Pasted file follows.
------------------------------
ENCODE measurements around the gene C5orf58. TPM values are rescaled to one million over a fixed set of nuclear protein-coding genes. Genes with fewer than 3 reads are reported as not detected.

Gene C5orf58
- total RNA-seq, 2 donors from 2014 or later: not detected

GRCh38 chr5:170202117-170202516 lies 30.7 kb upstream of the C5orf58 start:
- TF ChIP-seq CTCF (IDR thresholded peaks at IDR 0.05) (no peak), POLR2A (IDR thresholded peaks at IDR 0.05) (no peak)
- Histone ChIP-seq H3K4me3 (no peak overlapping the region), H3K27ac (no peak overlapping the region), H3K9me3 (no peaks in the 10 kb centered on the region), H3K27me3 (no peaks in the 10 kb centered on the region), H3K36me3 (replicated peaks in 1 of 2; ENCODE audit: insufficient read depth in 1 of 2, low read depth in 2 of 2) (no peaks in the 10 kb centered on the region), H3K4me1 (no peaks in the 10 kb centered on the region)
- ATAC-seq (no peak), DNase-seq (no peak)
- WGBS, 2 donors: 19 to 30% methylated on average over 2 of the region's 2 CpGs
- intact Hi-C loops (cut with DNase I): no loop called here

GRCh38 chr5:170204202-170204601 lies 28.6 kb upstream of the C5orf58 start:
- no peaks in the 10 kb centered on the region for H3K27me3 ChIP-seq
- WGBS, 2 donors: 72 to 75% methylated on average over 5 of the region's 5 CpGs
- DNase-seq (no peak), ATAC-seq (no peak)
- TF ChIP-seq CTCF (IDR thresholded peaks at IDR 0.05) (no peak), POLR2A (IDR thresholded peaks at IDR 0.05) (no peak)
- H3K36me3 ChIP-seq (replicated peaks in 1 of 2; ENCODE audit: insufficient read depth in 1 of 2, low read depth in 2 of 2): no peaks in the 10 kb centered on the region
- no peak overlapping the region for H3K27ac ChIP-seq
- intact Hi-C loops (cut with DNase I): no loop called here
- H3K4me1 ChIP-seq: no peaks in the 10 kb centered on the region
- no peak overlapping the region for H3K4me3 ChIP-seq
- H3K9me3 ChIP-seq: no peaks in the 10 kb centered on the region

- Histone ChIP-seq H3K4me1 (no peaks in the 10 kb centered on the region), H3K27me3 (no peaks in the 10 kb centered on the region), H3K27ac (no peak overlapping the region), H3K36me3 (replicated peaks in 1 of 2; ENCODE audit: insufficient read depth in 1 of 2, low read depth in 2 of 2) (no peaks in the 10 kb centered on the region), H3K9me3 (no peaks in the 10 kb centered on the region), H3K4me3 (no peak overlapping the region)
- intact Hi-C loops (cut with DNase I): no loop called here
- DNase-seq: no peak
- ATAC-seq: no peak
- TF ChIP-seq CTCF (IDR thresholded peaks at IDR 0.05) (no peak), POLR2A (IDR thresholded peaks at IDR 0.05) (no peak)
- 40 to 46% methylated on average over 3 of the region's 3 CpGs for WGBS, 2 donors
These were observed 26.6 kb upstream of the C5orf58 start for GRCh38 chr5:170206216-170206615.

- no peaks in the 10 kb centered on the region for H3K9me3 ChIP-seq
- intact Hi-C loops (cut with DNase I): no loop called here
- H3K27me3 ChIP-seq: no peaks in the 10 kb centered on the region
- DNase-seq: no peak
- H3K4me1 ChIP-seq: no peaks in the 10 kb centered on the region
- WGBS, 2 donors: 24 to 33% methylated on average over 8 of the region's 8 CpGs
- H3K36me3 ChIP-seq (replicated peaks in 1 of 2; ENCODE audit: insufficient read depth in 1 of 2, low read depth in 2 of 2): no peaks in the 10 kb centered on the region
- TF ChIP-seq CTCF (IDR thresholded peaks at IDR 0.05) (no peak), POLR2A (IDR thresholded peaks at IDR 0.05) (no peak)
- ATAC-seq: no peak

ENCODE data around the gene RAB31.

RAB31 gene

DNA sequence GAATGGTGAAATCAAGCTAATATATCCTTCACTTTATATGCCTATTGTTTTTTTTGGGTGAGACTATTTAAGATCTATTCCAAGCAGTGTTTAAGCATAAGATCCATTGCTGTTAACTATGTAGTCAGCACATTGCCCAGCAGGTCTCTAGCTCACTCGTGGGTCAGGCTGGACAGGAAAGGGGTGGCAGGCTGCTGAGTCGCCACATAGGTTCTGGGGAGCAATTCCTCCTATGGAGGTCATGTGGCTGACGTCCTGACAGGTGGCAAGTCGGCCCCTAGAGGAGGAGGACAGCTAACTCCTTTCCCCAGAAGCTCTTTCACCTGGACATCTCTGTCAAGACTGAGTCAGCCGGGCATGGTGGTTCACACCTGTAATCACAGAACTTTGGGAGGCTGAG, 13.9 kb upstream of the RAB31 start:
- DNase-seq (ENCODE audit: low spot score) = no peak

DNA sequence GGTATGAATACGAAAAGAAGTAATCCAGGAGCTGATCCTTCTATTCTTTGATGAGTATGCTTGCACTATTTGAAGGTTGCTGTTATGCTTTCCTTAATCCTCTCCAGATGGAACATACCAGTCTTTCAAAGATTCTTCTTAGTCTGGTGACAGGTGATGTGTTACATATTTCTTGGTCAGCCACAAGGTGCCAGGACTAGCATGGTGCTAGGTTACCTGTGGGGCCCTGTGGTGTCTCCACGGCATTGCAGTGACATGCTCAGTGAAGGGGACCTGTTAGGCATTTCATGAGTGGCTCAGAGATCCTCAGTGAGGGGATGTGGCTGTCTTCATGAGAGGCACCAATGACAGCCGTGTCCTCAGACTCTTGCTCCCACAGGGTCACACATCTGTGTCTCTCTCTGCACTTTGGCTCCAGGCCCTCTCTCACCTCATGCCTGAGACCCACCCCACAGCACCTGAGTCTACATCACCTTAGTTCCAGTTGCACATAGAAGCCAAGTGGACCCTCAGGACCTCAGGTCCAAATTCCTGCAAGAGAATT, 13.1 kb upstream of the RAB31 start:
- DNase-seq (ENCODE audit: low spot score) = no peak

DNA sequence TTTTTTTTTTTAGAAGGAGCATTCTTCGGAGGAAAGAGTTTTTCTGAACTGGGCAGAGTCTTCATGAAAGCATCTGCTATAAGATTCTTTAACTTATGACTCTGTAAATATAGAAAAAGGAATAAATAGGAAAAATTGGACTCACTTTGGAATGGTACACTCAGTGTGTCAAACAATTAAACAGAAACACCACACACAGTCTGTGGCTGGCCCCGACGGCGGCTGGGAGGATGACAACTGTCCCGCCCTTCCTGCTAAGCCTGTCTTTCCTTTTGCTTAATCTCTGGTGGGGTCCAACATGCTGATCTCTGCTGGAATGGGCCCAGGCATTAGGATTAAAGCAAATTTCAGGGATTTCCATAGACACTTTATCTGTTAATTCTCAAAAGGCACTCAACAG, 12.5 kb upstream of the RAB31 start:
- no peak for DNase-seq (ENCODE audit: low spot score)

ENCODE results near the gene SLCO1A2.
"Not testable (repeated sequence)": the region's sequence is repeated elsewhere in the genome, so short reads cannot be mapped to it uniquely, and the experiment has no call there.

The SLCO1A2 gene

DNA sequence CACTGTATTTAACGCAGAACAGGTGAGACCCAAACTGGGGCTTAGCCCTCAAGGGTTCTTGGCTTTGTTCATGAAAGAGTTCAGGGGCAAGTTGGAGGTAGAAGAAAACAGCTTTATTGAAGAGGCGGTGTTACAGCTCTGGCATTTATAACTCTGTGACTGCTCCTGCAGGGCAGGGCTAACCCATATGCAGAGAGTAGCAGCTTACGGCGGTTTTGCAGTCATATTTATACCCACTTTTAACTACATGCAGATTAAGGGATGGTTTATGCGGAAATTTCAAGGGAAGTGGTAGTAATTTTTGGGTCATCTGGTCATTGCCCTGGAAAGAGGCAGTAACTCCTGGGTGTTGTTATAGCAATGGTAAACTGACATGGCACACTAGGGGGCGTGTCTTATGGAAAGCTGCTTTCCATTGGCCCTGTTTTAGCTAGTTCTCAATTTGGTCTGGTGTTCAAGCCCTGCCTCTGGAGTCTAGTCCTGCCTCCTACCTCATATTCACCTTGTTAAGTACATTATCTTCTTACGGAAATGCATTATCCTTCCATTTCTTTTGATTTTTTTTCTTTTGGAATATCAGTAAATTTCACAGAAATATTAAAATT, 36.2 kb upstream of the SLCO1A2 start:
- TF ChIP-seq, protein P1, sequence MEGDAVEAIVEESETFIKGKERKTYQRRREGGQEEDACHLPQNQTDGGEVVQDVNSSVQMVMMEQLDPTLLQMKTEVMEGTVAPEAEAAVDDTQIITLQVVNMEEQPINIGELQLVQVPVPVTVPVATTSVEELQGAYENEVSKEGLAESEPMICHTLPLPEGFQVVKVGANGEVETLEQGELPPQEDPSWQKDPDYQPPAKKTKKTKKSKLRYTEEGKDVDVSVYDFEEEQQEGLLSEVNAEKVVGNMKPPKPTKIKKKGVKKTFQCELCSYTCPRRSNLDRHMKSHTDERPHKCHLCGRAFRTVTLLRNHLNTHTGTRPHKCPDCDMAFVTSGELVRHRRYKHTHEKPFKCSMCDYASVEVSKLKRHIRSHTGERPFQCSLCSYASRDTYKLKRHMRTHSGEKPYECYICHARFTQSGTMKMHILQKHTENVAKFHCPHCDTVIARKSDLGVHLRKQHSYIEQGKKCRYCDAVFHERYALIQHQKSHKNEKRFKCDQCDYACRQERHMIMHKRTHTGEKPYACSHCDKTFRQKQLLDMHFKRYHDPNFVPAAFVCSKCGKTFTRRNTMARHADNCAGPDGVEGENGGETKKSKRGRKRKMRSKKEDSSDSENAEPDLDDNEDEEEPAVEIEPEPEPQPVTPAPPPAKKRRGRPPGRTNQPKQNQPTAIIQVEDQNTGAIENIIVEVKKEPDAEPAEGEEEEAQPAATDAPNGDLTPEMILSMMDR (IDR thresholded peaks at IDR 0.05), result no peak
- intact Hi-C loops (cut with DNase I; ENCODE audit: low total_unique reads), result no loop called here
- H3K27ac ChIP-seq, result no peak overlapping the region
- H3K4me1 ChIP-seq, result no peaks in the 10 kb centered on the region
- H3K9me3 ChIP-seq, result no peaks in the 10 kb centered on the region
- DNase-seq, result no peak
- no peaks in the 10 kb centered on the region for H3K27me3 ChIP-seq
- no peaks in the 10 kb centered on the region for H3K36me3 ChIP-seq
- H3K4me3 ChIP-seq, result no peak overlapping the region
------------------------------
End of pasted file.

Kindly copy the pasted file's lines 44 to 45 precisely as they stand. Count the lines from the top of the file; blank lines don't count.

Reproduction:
- no peak for DNase-seq (ENCODE audit: low spot score)

ENCODE results near the gene SLCO1A2.